On Oct. 24, The League of Women Voters of Tallahassee hosted a conversation concerning resegregation among Leon County Schools.
Studies show segregation in Florida schools is now back on the rise. Local leaders, school board members, teachers and residents gathered to converse about resegregation within Tallahassee.
The forum was held at the historically marked Lincoln Community Center. Formally known as Lincoln High, this center lead way to desegregation throughout the community after its final graduating class in 1969. Choosing to have the forum here was ironic and a moment of dear reflection to some.
Open to the public, the hot topic presented by a panel provided various presentations and ended in a series of “question and answers” on behalf of concerned community members and leaders.
The panel consisted of the Florida State University's LeRoy Collins Institute Director Carol Weissert, Ph.D., Leon County School Board member Joy Bowen and Hartsfield Elementary School Principal Rhonda Flanagan, Ph.D.
Controversial views were presented as Dr. Weissert opened the discussion with various forms of data giving reasoning to why resegregation to some is beneficial.
The LeRoy Collins Institute is a statewide policy organization based in Tallahassee. During the panel they explained that the increase in segregated schools is due to demographic changes, charter academies rising and more. The institute works alongside the State University System of Florida. Their studies promote creative solutions to key private and public issues such as desegregation of K-12 schools.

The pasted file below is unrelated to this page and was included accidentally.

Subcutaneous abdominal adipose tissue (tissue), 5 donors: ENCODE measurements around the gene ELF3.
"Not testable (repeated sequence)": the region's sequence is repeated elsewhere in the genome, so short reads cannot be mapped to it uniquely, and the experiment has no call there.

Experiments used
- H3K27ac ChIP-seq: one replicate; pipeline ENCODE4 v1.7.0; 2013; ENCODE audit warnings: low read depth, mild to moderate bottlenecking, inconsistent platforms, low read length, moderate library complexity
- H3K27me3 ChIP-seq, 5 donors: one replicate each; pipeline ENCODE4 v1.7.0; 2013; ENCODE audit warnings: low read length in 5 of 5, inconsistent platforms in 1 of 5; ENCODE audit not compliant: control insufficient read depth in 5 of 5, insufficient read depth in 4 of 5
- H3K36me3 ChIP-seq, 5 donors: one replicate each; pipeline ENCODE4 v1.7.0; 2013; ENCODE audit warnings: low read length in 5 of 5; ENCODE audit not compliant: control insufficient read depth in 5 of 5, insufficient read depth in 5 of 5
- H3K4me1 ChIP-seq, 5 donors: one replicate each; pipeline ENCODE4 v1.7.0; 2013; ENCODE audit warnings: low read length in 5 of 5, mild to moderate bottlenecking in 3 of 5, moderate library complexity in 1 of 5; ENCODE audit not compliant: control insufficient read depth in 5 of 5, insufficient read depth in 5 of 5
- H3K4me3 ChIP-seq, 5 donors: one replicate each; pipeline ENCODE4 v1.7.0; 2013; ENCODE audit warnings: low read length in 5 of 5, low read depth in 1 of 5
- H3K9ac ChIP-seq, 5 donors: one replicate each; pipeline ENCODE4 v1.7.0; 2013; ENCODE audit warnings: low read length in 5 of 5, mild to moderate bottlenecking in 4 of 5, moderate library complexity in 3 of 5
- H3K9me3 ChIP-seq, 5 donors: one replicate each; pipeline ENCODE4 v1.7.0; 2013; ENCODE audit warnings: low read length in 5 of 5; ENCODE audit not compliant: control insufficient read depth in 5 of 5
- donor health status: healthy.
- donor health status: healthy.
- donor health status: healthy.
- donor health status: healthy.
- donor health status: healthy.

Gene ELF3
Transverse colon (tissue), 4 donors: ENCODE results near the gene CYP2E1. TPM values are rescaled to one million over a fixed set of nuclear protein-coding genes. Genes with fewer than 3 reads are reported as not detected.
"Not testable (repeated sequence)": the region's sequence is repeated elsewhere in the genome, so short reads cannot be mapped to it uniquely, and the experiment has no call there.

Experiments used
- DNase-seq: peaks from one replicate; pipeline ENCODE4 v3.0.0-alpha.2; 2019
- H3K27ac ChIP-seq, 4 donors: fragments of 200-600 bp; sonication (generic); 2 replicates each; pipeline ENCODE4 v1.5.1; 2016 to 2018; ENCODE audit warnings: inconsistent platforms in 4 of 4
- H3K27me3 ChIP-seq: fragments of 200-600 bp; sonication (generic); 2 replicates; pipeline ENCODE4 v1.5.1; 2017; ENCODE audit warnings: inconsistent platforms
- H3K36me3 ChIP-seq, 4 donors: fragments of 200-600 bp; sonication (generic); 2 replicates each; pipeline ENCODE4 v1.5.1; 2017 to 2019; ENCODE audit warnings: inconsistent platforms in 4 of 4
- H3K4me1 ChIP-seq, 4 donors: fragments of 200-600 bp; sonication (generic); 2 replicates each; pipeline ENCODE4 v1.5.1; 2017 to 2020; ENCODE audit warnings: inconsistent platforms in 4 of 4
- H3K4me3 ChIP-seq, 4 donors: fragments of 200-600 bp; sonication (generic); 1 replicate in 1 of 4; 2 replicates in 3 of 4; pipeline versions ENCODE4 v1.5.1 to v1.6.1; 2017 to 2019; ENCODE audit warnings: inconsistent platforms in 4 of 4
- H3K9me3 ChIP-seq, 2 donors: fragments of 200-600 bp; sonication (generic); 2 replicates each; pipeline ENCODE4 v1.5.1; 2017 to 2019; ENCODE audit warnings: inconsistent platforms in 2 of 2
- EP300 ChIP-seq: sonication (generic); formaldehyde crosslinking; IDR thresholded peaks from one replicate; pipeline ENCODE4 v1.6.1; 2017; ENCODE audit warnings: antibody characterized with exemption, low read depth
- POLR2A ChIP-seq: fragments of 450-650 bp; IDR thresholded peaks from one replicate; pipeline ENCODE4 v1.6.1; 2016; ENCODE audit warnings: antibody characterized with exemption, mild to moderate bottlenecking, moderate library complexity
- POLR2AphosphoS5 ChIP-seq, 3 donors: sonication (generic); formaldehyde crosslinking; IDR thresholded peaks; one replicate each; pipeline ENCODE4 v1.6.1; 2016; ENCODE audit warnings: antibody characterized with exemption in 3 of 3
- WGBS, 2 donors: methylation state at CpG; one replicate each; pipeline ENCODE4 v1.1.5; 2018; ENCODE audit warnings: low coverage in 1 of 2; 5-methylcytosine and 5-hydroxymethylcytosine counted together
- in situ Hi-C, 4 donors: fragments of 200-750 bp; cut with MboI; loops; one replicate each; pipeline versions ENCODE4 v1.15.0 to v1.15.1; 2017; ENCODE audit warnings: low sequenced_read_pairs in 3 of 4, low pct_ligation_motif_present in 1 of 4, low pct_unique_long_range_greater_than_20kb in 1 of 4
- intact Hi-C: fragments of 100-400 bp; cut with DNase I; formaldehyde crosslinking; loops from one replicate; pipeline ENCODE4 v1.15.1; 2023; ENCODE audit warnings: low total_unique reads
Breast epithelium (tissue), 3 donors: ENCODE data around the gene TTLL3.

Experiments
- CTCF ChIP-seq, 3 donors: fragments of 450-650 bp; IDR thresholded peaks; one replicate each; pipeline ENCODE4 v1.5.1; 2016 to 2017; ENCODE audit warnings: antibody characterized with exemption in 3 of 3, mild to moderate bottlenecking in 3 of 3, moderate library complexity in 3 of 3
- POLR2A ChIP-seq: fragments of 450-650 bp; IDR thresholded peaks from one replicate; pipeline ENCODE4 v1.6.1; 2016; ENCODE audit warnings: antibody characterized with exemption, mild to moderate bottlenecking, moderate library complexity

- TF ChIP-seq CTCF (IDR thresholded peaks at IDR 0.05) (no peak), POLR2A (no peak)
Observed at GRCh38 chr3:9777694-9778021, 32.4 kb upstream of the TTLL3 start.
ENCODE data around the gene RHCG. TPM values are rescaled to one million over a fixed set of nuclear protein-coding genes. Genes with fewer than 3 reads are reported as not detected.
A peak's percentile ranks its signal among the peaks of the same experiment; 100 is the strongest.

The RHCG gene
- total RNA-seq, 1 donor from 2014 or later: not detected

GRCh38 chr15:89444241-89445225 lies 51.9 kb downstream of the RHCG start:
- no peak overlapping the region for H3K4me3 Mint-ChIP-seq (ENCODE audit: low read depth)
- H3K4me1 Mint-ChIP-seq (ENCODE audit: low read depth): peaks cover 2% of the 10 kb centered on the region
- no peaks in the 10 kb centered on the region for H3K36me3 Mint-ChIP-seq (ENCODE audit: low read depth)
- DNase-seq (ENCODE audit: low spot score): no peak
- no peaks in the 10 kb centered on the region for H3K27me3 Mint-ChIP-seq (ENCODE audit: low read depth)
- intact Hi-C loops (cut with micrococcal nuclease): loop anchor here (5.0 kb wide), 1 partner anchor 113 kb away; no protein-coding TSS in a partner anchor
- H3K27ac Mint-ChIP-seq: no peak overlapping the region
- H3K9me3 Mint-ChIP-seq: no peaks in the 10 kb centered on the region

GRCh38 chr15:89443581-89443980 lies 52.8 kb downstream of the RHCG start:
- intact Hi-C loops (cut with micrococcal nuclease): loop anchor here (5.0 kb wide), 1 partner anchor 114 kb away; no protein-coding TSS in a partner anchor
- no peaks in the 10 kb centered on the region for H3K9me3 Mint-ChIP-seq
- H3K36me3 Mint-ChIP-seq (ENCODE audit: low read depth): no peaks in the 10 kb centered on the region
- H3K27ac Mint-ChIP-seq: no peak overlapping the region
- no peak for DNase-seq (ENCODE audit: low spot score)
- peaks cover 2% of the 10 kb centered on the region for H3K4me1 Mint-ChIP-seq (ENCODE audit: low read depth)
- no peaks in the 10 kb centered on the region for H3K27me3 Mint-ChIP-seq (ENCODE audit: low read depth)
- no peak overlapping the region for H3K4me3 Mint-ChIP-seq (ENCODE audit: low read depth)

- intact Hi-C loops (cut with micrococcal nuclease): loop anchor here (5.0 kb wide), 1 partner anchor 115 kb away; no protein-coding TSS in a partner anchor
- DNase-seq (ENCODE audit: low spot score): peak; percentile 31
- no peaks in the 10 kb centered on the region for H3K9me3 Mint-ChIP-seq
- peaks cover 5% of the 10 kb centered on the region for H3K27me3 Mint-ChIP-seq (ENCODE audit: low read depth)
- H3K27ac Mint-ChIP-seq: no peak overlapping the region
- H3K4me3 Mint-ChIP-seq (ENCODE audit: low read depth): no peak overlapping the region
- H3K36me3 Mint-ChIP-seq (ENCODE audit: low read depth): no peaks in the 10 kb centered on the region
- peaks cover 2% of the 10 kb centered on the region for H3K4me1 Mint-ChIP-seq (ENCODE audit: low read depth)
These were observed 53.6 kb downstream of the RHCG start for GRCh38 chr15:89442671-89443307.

Tallahassee resident Kayla Sykes stated, “The impact of Leon County schools reaches all residents in some manner, even if you have no children currently there, so equal equality education should be a fight for the community as a whole.”
Desegregation in Leon County Schools took course over 50 years, and now it is beginning to resurface.
Though Frank Hartsfield Elementary student body is primarily black, Flanagan commented on how integration can benefit both black and white students.
“Integration is good,” she said. “I am a product of integration myself. Integration is supported by decades of research showing that when students of color learn in classrooms along with white students they receive higher rates. They achieve higher and they do better. Integration benefits both whites and children of color in preparing them to function in a diverse society.”
Bowen closed the panel portion of the discussion on a powerful note: “Resegregation reflects multiple complicated issues such as school choice. We have been mandated by the state that we have to do this whether we like it or not.”
“Sometimes you just have to bite the bullet and do what’s right,” she continued. “I’m listening for a community that is ready to do what is right, because the time is always right to do what’s right.”
As addressed in their mission statement, “The League of Women Voters of Tallahassee, a nonpartisan political organization, encourages the informed and active participation of citizens in government, works to increase understanding of major public policy issues, and influences public policy through education and advocacy.”
Monthly, the league of women hosts “hot topic” forums to involve community members in discussion on various matters. To become apart or stay abreast on what’s next, visit https://www.lwvtallahassee.org.